When it comes to oral hygiene, many families in the United States rely on traditional Chinese medicine (TCM), particularly herbal remedies. But how widespread are these practices? Researchers interviewed 318 unique ethnic Chinese parental units in Houston and Boston with children under the age of 12 years to find out.
“The study focused on the use of Chinese medicine to treat 5 specific oral conditions: halitosis, gingivitis/periodontitis, aphthous ulcers, herpes labialis, and tooth pain/sensitivity,” said Ryan Quock, DDS, of the department of restorative dentistry and prosthodontics at the University of Texas School of Dentistry at Houston.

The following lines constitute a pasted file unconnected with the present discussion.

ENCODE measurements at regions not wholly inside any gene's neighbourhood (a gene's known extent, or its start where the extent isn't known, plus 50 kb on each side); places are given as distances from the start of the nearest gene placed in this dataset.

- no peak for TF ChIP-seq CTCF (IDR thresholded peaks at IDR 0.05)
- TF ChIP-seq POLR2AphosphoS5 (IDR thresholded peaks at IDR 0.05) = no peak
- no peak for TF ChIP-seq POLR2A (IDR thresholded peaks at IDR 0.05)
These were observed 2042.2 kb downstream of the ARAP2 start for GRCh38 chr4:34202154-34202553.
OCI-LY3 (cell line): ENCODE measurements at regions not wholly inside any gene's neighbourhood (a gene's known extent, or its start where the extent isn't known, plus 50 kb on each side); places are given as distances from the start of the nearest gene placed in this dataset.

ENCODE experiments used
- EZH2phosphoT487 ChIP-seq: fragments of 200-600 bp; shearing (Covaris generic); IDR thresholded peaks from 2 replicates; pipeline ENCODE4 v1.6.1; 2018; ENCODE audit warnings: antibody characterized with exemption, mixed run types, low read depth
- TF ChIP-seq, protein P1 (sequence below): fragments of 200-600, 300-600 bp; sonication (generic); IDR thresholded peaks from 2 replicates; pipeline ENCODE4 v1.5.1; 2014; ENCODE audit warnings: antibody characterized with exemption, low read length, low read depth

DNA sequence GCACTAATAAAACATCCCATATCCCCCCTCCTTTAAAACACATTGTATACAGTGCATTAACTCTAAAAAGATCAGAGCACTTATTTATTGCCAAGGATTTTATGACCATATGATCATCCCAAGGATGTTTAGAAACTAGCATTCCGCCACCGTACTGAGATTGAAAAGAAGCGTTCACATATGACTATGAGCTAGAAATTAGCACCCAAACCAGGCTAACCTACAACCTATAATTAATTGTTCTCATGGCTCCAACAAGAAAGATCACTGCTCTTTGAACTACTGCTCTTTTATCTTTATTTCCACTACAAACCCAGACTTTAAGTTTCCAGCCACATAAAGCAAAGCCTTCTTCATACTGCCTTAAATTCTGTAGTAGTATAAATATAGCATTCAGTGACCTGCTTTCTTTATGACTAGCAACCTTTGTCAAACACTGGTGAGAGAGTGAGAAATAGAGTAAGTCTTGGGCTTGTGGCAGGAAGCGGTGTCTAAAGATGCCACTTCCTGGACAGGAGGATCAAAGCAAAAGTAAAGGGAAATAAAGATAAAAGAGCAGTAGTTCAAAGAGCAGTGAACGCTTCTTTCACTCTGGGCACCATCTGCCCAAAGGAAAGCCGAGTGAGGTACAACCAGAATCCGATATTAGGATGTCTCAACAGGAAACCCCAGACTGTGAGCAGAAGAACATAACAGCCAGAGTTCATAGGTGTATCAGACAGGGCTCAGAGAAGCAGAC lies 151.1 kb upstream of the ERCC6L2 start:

According to the researchers, 45.6% of the parents and 19.1% of the children used TCM to treat these conditions, most commonly for aphthous ulcers (64.2%). The most common agents for treatment included watermelon frost (37.4%), niuhuang jiedu pian (15.5%), and honey/propolis (9.9%).
Duration of residency in the United States significantly affected parental TCM usage, while parental TCM usage, age group, and birth location all related to usage by children. Parental TCM usage increased the likelihood of the children using TCM.
However, the effectiveness of these treatments was not determined, as data collection occurred via questionnaire with results self-reported by respondents. While the subjects reported their effectiveness ranging from 92% to 100%, Quock noted that this should be interpreted carefully the study’s investigators did not clinically determine the effectiveness of these treatments.
The study, “Utilization of Chinese Herbal Medicine for Selected Oral Conditions in Two Pediatric Populations,” was published by Pediatric Dentistry.